Tips for a Small-Business Loan
- by Luke Jansen
You may have launched a small company and know that there are many opportunities for financing. You can be skeptical. Rob Stephens CPA, founder and CEO of financial planning business CFO Perspective, states, “Don’t just trust the lender’s website.” “Companies that fail are continually popping up.” You want a lender that will provide excellent service throughout the term of your loan. We talked with finance experts about how you can find the most intelligent loan for your company.
Start with SBA. The Small Business Administration’s website is worth a look. The government loan offers lower interest rates and longer payment terms. But, getting one can prove slow and complicated, according to Keith Chulumovich. He is also the managing director of O’Keefe’s financial advisory company. “Many of these programs take longer than banks,” says he. “Qualification requirements are often too difficult and time-consuming, which can make it more burdensome.”
Referring to others is a good idea. At least three loan options are recommended from different sources. First, Chulumovich suggests that you speak with an attorney or accountant. They’ve seen thousands, some of them excellent, others disastrous, and can refer you to trusted lenders, sources that grant, or community credit programs.
Do your research regarding internet lenders. Many companies on the Internet claim to be registered loan agents or lending platforms. Scissons recommends being on the alert for fraudulent lenders and fraudsters claiming they are legitimate lenders. Google “[name] lenders reviews” will bring up experiences from others on sites such Reddit. In addition, most states have websites that will confirm that the company is legally incorporated in the U.S.
Compare your loan options. Scissons states, “A common error is to focus only on the rate of interest.” She offers six factors to consider: how much money is provided, the additional fees, term length, collateral, reporting restrictions, and any special rules for paying off debt. She said that every loan is different in terms of repayment terms. “Can you pay the loan off earlier than expected? Are you paying interest and principal or a large principal payment at the conclusion? Create a little chart to show all your options and rate each one from 1 to 5.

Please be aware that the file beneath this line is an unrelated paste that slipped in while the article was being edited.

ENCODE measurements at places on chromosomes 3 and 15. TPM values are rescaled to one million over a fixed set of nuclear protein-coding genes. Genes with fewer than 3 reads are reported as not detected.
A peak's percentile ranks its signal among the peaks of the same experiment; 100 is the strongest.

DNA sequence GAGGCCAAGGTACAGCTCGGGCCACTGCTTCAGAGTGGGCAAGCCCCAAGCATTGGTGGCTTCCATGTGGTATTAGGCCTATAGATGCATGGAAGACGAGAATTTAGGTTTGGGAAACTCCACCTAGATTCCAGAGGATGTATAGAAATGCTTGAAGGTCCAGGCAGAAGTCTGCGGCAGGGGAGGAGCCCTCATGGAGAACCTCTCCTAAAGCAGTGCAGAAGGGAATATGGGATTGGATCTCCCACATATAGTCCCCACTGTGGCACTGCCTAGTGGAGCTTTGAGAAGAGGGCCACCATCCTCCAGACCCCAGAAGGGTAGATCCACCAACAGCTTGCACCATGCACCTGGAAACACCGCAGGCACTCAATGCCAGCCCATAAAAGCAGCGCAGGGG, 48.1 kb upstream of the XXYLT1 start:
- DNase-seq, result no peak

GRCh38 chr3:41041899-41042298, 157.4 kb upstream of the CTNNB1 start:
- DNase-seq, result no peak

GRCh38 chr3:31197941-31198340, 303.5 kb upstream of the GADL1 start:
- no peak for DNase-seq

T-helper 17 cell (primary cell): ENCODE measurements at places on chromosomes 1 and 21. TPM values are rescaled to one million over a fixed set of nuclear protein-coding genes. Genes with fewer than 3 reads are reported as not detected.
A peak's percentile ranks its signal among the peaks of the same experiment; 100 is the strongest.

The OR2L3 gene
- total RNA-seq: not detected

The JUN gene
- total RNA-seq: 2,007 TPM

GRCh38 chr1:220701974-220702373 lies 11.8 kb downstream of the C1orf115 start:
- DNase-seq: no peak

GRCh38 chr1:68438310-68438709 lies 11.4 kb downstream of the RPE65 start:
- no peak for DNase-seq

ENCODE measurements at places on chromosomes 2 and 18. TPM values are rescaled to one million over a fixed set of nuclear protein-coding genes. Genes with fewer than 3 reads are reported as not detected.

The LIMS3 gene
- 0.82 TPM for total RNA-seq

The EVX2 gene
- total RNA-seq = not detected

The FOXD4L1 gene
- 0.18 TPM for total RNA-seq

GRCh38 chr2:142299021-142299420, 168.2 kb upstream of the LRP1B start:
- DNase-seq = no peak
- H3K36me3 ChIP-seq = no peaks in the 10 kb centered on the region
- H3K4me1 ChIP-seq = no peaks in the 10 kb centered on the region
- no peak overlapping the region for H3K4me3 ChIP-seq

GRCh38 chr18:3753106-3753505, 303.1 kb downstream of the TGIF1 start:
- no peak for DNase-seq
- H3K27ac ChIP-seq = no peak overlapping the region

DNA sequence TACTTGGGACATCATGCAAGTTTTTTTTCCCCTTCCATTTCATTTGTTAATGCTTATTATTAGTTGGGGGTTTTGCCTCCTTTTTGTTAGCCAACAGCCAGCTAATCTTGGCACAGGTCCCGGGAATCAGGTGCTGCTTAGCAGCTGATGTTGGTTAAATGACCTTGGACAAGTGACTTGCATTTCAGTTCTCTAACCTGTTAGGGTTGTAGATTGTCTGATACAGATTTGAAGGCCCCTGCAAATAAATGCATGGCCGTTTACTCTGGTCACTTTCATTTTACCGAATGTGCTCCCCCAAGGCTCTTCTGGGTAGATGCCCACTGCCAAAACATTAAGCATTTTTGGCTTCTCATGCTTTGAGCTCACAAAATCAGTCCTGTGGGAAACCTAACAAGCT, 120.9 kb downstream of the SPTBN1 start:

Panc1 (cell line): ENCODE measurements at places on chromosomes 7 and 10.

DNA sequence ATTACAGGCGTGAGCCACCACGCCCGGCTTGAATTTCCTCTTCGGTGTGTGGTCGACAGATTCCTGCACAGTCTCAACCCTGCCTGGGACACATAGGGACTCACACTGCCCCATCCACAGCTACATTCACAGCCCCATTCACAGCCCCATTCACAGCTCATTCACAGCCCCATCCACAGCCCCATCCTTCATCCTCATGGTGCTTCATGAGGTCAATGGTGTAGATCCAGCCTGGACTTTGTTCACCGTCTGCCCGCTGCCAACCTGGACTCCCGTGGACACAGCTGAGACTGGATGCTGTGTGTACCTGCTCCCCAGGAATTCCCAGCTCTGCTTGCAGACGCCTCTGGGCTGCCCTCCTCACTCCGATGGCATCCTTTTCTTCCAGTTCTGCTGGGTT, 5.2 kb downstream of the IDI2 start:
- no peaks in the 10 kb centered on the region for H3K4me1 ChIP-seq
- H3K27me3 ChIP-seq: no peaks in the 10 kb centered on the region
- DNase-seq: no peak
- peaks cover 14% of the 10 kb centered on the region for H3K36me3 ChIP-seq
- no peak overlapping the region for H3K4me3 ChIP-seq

Take a look at the effects on your business. Before you agree to take out a loan, be sure to examine the monthly impact on your operations and bank account. Kirsha CPA, president and founder of The Cash Lab accounting firm, says: “Access its effect on your business.” This includes liquidity, solvency, cash flow, and logistics of paying off the loan each month. You might find that, for instance, one lending platform is not connected with your bank’s API or that your quarterly payment timing is better suited to your cash flow.
It would help if you considered a lender offering many business services. A good relationship with a business banker is essential. A long-term relationship with a business banker can allow you to access a range of financial services and other benefits. In many cases, you will get the best rates. Sometimes you can even reduce the wait time for a loan by as much as two weeks. Stephens says, “You need someone who is patient enough and will work with your company through difficult times.” “Find someone with whom you can build a business relationship.”
You may have launched a small company and know that there are many opportunities for financing. You can be skeptical. Rob Stephens CPA, founder and CEO of financial planning business CFO Perspective, states, “Don’t just trust the lender’s website.” “Companies that fail are continually popping up.” You want a lender that will provide excellent service…
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